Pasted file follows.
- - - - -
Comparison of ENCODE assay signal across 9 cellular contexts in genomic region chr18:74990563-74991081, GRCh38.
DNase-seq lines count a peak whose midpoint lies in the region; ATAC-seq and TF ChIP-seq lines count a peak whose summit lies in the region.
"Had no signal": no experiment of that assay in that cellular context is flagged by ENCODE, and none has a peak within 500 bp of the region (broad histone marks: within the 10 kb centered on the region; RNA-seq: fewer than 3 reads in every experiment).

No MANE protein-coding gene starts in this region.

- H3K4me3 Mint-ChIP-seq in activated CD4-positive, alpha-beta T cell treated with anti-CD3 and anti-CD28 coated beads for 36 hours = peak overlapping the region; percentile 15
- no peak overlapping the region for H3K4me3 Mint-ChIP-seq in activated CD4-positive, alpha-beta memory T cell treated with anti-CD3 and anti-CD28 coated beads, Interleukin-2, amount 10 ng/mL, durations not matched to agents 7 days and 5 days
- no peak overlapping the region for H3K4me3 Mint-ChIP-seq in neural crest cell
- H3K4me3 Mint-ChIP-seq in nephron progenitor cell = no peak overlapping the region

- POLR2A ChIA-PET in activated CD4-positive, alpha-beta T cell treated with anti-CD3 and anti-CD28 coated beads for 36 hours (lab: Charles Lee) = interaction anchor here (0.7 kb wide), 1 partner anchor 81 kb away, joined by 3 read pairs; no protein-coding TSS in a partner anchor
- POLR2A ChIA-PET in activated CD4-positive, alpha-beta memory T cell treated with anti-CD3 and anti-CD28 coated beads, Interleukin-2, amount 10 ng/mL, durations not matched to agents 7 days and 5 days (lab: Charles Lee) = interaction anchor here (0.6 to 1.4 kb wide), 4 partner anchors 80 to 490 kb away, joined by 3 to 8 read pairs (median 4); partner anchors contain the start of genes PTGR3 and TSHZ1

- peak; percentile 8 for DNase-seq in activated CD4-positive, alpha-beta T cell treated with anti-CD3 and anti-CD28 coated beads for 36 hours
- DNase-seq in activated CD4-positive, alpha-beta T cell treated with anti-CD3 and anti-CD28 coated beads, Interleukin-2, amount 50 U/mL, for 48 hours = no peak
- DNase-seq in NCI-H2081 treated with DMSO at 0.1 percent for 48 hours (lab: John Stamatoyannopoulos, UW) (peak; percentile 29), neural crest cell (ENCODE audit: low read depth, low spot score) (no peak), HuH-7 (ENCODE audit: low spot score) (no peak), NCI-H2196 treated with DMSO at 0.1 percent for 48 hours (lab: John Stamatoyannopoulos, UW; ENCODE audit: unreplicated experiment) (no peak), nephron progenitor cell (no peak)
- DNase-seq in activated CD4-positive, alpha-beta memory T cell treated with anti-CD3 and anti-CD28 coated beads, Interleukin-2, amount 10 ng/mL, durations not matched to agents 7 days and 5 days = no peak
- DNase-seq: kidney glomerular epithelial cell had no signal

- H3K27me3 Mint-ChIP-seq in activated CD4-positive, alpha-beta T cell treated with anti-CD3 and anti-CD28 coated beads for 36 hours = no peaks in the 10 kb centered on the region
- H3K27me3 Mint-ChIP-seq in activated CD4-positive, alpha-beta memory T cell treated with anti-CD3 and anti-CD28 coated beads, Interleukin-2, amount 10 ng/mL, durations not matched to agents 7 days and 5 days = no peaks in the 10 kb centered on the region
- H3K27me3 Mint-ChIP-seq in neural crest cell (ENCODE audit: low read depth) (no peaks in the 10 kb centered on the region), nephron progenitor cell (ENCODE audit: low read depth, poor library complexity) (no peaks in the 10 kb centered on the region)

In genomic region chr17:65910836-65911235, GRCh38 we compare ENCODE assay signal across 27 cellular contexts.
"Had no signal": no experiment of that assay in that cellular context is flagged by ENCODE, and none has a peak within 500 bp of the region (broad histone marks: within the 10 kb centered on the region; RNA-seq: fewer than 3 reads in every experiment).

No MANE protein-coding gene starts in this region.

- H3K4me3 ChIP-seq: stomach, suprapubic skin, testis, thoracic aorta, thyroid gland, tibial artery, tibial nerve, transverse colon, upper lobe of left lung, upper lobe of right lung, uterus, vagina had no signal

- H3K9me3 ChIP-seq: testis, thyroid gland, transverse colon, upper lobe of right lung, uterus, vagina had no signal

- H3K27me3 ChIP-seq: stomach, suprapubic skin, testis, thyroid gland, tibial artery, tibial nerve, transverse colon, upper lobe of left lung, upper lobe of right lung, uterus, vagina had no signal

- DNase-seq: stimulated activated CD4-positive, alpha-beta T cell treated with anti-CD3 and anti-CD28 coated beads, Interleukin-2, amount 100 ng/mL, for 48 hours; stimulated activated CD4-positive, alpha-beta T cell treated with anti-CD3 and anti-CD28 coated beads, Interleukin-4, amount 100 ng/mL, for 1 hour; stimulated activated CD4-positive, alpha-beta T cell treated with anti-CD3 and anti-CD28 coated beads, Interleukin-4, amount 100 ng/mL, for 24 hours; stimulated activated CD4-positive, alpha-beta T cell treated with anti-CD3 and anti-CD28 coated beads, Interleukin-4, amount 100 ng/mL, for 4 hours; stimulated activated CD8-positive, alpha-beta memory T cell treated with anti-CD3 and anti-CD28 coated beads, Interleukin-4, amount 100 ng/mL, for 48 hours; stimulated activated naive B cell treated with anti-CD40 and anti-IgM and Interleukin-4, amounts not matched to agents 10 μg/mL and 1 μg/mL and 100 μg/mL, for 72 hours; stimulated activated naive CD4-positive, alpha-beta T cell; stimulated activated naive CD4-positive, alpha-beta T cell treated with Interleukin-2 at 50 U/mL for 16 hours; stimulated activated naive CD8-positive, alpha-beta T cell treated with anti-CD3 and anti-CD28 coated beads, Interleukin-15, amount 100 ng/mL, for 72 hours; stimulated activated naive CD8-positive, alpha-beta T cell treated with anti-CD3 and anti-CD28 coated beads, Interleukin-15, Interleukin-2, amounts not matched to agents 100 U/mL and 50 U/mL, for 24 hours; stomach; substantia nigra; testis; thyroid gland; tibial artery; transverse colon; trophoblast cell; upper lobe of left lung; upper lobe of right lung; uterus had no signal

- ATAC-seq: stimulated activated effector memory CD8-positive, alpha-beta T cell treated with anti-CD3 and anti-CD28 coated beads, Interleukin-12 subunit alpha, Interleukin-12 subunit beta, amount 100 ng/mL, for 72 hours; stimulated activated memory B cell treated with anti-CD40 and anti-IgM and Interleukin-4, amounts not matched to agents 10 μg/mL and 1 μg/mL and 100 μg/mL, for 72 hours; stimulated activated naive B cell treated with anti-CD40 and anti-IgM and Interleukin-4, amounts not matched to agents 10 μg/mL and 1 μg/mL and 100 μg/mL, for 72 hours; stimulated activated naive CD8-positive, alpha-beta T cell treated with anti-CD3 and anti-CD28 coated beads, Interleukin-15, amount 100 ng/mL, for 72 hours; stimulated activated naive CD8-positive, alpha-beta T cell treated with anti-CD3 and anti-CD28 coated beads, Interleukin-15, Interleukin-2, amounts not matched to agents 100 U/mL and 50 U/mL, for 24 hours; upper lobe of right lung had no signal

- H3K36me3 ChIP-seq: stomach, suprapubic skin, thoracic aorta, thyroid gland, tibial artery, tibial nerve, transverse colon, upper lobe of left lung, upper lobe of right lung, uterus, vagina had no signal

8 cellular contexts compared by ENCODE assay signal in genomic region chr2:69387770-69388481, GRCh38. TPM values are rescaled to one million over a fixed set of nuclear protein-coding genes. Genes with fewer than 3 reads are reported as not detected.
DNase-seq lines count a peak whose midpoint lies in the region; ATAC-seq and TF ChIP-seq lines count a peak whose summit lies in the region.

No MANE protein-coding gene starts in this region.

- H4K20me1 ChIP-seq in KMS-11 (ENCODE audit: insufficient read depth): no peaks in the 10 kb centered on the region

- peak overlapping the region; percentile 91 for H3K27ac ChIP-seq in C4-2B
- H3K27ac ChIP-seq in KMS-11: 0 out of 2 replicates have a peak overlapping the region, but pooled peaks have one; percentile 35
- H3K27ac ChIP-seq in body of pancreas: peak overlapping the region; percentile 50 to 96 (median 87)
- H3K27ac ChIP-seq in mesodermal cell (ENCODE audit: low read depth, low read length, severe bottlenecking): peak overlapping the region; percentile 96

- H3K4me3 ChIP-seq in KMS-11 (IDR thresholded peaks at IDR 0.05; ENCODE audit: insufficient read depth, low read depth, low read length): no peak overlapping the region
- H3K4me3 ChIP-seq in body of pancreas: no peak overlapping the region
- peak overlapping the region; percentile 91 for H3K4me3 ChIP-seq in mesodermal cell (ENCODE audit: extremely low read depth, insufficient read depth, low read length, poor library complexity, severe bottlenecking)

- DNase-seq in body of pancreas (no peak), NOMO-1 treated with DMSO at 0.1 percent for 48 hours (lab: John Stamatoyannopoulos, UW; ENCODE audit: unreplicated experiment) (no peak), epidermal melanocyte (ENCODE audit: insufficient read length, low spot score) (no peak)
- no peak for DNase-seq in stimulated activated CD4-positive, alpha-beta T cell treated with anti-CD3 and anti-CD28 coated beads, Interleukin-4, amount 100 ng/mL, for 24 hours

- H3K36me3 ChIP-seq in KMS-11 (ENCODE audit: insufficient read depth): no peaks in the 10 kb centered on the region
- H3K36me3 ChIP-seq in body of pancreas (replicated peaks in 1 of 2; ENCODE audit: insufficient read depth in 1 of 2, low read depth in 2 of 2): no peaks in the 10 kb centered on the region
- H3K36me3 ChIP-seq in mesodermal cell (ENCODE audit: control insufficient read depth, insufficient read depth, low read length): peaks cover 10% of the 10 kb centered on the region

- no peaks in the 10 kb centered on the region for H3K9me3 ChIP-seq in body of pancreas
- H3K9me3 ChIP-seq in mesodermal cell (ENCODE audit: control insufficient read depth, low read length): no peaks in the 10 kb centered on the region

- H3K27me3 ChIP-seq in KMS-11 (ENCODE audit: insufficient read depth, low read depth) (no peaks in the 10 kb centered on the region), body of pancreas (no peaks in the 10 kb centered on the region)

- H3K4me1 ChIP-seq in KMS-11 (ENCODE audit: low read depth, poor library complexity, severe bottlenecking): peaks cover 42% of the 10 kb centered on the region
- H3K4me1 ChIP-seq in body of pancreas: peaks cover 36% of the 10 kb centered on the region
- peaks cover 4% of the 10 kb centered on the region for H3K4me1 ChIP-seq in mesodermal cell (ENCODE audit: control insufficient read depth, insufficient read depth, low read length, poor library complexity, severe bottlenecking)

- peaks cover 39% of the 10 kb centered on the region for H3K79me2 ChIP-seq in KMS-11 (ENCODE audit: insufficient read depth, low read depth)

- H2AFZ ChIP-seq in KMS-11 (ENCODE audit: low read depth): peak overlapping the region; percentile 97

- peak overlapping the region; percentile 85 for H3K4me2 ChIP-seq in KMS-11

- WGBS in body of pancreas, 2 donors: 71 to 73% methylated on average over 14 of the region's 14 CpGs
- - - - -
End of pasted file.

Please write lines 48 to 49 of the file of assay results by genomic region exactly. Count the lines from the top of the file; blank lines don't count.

- H3K4me1 ChIP-seq in body of pancreas: peaks cover 36% of the 10 kb centered on the region
- peaks cover 4% of the 10 kb centered on the region for H3K4me1 ChIP-seq in mesodermal cell (ENCODE audit: control insufficient read depth, insufficient read depth, low read length, poor library complexity, severe bottlenecking)